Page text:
For most of us, friends come and go. Not many friendships last a lifetime, and even those that last for many years may ebb and flow. Research shows that we tend to lose 50% of our social group every 7 years.
But if a friend has been distancing themselves from you for no apparent reason, it’s normal to wonder why. You might be worried that the friendship is over or that you’ve done something to upset them.
In this article, you’ll learn what to do when it feels like a friend is pulling away or distancing themselves emotionally from you.
- What to do when friends distance themselves
- Signs that your friends are distancing themselves
- Common questions
If your friend hasn’t been in touch lately and you suspect that they’re avoiding or ignoring you, here are a few things you can try:
1. Take the initiative and ask to meet up
Sometimes, the simplest way to rekindle your friendship is to just ask your friend if they’d like to hang out.
There are a few advantages of this approach:
- If your friend has distanced themselves because they don’t feel you put much effort into the friendship, asking them to meet up might resolve the issue because they will see that you’re willing to take the initiative.
- If you get an eager response from your friend, it’s a positive sign that they want to continue your friendship.
- If your friend makes excuses and doesn’t seem keen to make plans that work for both of you, you have some useful information: they would prefer not to see you.
- Asking to meet up might feel easier than trying to have a conversation about why your friend has become distant.
Asking someone to hang out can feel awkward if you haven’t seen them in a while. Try to keep it simple. For example, you could text, “Hey, [Friend]! Haven’t seen you in a while! Would you like to hang out this weekend? Maybe we could grab lunch on Saturday.”
Our guide on how to ask someone to hang out might help if you aren’t sure what to say.
2. Check that your expectations are realistic
You may not have done anything to drive your friends away. They might have withdrawn because their circumstances have changed. If you want to keep the friendship, you might need to adjust your expectations. It’s natural for friendships to change over time, especially as people transition to a new stage of life.
For example, if your friend has recently started a family, they might be so caught up in the demands that come with being a new parent that texting or calling friends slips down their priority list. When their children get older, they might have more free time to invest in their social life.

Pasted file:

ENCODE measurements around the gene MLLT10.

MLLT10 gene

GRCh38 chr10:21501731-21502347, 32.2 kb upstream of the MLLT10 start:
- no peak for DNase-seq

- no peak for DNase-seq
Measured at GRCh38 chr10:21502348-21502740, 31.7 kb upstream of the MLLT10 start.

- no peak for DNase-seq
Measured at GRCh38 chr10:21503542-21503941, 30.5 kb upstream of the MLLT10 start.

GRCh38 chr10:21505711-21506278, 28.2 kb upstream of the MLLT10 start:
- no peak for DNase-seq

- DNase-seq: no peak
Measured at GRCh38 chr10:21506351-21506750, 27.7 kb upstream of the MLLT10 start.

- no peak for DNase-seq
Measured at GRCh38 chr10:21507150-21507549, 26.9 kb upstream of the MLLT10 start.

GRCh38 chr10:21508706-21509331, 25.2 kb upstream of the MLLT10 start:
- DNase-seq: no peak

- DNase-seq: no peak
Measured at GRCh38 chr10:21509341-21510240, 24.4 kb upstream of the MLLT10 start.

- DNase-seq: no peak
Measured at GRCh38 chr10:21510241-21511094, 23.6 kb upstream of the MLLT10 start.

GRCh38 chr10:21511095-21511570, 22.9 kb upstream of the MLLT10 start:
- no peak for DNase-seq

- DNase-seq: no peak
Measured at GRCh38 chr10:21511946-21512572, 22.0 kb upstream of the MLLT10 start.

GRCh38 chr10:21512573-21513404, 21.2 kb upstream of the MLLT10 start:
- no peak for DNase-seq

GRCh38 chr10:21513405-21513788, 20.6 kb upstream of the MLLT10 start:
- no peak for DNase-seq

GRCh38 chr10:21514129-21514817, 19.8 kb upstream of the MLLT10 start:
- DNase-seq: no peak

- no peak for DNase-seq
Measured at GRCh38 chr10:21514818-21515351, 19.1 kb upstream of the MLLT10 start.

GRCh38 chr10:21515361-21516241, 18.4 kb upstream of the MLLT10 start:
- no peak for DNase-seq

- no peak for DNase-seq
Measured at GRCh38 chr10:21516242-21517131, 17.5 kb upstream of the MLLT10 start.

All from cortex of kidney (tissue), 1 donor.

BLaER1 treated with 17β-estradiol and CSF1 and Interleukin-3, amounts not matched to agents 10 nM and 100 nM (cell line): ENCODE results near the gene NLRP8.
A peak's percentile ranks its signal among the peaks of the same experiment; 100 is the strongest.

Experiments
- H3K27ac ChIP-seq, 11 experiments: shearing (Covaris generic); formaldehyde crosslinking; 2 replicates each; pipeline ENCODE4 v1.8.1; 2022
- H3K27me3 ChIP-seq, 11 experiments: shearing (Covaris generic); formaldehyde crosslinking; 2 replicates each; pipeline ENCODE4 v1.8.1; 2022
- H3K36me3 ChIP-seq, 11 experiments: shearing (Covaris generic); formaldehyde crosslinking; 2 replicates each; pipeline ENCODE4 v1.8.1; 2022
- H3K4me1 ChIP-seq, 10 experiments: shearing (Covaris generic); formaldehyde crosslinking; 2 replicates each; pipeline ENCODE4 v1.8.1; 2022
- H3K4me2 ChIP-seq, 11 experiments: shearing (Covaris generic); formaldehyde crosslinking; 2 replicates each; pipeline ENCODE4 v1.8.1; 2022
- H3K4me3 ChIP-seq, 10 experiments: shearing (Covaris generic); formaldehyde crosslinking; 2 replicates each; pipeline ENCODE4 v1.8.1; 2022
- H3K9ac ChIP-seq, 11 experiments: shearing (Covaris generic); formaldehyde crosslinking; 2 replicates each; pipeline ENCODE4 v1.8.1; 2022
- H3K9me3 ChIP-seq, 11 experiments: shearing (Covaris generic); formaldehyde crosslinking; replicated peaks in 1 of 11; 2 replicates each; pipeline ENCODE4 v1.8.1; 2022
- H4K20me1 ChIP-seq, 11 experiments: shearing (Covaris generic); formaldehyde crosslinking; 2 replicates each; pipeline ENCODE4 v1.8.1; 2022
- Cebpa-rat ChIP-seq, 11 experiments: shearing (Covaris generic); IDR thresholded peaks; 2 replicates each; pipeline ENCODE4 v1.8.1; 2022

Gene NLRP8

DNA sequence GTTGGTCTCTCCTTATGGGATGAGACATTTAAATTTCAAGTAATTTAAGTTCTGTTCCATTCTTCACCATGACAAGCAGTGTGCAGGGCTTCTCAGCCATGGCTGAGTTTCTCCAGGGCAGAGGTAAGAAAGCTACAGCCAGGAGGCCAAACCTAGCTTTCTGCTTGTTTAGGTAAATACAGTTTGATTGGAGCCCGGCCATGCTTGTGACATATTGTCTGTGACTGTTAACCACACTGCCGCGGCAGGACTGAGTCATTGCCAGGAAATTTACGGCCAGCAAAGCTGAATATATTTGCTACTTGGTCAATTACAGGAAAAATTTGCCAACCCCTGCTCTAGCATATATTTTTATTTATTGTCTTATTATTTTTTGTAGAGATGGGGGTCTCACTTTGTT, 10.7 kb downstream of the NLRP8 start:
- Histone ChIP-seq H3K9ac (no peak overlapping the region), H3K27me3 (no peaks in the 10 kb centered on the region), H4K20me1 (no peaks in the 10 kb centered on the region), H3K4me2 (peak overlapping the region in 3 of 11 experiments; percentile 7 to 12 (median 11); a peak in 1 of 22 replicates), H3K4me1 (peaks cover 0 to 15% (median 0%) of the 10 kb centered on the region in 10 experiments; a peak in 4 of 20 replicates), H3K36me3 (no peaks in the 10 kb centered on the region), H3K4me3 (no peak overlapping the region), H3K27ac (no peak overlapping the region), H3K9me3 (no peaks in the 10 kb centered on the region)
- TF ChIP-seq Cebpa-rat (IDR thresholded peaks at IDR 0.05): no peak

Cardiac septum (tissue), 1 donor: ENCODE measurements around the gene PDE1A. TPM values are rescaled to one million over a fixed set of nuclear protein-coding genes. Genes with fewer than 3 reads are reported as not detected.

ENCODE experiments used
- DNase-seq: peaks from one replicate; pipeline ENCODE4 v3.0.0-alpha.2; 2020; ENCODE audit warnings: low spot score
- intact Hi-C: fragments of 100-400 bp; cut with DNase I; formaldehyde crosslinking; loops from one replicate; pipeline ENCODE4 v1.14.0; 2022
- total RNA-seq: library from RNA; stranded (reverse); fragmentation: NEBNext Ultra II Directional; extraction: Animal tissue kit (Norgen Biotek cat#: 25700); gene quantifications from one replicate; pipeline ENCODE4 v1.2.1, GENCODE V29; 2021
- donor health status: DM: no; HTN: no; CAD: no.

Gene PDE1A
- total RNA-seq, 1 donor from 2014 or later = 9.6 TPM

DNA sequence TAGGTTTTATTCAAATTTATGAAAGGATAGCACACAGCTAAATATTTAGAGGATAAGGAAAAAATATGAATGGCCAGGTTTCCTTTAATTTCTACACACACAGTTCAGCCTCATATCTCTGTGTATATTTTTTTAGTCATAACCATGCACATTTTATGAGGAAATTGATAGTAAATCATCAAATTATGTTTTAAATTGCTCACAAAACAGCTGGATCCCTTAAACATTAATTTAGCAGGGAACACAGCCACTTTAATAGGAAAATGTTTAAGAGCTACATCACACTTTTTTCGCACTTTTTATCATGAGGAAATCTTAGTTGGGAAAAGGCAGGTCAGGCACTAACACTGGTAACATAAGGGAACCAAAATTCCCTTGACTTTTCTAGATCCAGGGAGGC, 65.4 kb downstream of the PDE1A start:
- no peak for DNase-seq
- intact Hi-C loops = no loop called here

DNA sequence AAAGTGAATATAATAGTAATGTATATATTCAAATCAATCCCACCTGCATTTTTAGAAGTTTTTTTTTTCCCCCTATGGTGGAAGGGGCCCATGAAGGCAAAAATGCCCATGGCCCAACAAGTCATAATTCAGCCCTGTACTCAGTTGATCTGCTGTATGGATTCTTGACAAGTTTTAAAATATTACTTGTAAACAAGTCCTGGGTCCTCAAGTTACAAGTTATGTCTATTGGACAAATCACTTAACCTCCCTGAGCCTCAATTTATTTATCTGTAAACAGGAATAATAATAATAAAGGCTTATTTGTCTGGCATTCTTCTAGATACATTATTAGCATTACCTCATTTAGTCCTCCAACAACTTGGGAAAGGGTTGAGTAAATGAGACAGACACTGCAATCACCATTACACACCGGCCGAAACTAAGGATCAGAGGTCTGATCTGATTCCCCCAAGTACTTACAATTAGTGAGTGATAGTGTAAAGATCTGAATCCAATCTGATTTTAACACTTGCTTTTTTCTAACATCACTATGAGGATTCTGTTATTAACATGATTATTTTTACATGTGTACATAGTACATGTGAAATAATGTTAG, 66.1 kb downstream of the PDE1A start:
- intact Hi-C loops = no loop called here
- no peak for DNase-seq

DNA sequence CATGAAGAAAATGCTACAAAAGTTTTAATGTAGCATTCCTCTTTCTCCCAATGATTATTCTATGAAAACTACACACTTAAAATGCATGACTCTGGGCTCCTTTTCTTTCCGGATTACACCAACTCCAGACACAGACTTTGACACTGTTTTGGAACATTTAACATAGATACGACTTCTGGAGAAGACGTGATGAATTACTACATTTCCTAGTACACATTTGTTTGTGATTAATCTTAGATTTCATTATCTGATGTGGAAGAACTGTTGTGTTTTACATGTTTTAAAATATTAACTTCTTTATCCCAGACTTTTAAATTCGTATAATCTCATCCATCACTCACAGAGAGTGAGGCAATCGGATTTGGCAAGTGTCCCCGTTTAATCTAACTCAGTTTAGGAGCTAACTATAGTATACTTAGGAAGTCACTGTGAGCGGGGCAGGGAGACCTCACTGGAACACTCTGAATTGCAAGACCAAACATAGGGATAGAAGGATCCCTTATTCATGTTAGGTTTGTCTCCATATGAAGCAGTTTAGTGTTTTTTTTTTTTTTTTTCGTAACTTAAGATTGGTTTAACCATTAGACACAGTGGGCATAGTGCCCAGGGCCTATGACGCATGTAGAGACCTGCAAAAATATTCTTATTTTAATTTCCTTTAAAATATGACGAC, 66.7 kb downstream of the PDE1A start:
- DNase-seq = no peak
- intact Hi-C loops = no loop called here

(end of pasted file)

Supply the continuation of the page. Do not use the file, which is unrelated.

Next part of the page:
3. Check that your friend is OK
Although there’s a possibility that your friend has distanced themselves because you have upset them, they might be dealing with a problem or tough situation that leaves them with no time or energy for socializing.
For example, if your friend has recently lost a close family member and developed depression, they might struggle to maintain their friendships.
Try not to jump to conclusions. Instead, gently ask your friend whether they are OK. For example, you could say, “Sally, I feel like we don’t talk or hang out much anymore. I miss you. Is everything alright?”
4. Ask your friend why they have become distant
If your friend hasn’t been going through a difficult time and you aren’t sure what is behind their behavior change, a frank conversation may help you get answers.
Before you try this approach, bear in mind that your friend may ignore your question, or they might lie if they feel that telling the truth could hurt your feelings.
If you decide to reach out to your friend, do not use accusatory language like “You never…” or “Why don’t you ever…?” because it could make your friend feel defensive. Instead, tell them that you’ve noticed a change in their behavior. Ask them whether you’ve done anything to upset them, and then remind them how much you value them.
For example, you could say, “Raj, I’ve realized that we hardly ever text these days. Have I done anything to upset you? Your friendship means a lot to me.”
If you find out that your friend is upset with something you did or said, you might like these tips for what to do when your friend is mad at you.
5. Avoid overwhelming your friend with messages
When someone’s behavior toward you has changed, it’s natural to want an explanation. If you’re desperate for answers, it can be tempting to send your friend several messages in a row, especially if you feel very hurt.
However, if you send your friend lots of messages or call them repeatedly, you may come across as needy or clingy, which could drive them even further away. As a general rule, do not message or call them more than twice in a row. If they aren’t responding, respect their need for space and stop reaching out.
You might also like this article on how to avoid coming off as desperate.
6. Take a close look at your own behavior
Friendships can fade out for many reasons. Sometimes, you may lose a friend for reasons beyond your control. For example, your friend might move away, and you start drifting apart.
Or your friendship group may start leaving you out because they think you’ve moved on or outgrown them in some way. Perhaps they love drinking or partying, whereas you’ve started living a simpler, quieter lifestyle since you settled into your career or got married.
But in some cases, it’s worth taking a careful look at your behavior. For example, you could ask yourself whether you’ve developed any of these common habits that could drive your friends away:
- Excessive negativity (including complaining, criticizing, being negative about others, and making self-deprecating comments)
- Poor listening skills
- Flakiness or a tendency to let people down at the last minute
- Failing to show genuine interest in the other person’s life and opinions
- Failing to take the initiative (e.g., never arranging plans, rarely calling or messaging first)
- Asking for lots of favors or help
- Giving unsolicited advice
- A tendency to bring up inappropriate topics